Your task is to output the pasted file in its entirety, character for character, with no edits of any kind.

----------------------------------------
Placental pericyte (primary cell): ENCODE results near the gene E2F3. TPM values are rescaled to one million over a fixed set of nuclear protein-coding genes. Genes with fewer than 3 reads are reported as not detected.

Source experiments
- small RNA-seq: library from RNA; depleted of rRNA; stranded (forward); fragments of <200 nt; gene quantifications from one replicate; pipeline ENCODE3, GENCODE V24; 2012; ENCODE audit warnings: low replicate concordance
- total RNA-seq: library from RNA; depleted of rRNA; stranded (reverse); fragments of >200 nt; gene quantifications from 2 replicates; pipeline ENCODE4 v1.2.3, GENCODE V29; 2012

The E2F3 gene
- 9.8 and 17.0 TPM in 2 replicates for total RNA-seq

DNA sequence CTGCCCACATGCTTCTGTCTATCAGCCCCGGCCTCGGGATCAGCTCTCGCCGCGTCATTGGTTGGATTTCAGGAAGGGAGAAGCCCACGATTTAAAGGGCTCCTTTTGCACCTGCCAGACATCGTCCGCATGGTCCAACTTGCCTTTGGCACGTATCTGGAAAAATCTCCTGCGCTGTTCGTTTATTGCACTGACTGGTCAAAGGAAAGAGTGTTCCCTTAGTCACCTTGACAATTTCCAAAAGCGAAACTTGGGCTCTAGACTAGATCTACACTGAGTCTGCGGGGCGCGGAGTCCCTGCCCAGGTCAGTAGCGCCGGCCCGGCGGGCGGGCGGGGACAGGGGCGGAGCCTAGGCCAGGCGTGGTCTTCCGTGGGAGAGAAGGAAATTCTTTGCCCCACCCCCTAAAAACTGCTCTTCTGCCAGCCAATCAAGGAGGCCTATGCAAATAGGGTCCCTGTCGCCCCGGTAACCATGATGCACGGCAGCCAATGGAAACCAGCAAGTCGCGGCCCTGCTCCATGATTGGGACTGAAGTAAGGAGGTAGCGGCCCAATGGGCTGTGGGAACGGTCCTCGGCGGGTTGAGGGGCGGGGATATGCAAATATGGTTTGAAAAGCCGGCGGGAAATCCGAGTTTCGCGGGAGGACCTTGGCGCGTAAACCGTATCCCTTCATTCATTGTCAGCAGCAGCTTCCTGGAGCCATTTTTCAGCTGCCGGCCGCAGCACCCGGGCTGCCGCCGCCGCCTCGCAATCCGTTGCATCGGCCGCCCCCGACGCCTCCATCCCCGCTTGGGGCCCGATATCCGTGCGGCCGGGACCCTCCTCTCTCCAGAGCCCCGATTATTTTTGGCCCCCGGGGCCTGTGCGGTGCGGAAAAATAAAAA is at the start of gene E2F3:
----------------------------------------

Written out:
Placental pericyte (primary cell): ENCODE results near the gene E2F3. TPM values are rescaled to one million over a fixed set of nuclear protein-coding genes. Genes with fewer than 3 reads are reported as not detected.

Source experiments
- small RNA-seq: library from RNA; depleted of rRNA; stranded (forward); fragments of <200 nt; gene quantifications from one replicate; pipeline ENCODE3, GENCODE V24; 2012; ENCODE audit warnings: low replicate concordance
- total RNA-seq: library from RNA; depleted of rRNA; stranded (reverse); fragments of >200 nt; gene quantifications from 2 replicates; pipeline ENCODE4 v1.2.3, GENCODE V29; 2012

The E2F3 gene
- 9.8 and 17.0 TPM in 2 replicates for total RNA-seq

DNA sequence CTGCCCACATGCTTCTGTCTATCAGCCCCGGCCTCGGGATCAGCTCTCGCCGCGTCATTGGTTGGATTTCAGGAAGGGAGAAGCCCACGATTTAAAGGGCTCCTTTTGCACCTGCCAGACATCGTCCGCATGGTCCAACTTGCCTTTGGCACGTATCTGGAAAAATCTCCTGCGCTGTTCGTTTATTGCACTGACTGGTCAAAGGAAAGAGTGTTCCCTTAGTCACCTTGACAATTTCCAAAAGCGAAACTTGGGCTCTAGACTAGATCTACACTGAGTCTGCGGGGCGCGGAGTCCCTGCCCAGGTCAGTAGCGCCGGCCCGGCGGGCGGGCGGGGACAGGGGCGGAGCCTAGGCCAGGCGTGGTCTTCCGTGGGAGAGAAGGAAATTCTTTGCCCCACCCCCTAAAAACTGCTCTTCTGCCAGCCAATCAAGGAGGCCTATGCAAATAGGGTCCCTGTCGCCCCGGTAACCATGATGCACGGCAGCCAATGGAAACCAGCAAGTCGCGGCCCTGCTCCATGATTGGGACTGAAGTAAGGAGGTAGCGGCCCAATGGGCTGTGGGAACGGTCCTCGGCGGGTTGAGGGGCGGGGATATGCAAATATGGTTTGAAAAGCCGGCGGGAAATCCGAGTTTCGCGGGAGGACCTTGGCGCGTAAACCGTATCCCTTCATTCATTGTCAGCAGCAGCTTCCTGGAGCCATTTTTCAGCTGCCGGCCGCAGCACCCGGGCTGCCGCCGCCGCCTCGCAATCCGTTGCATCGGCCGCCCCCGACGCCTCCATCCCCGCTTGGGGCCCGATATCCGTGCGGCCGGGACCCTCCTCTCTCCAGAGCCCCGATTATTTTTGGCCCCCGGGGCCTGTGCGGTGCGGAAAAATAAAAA is at the start of gene E2F3: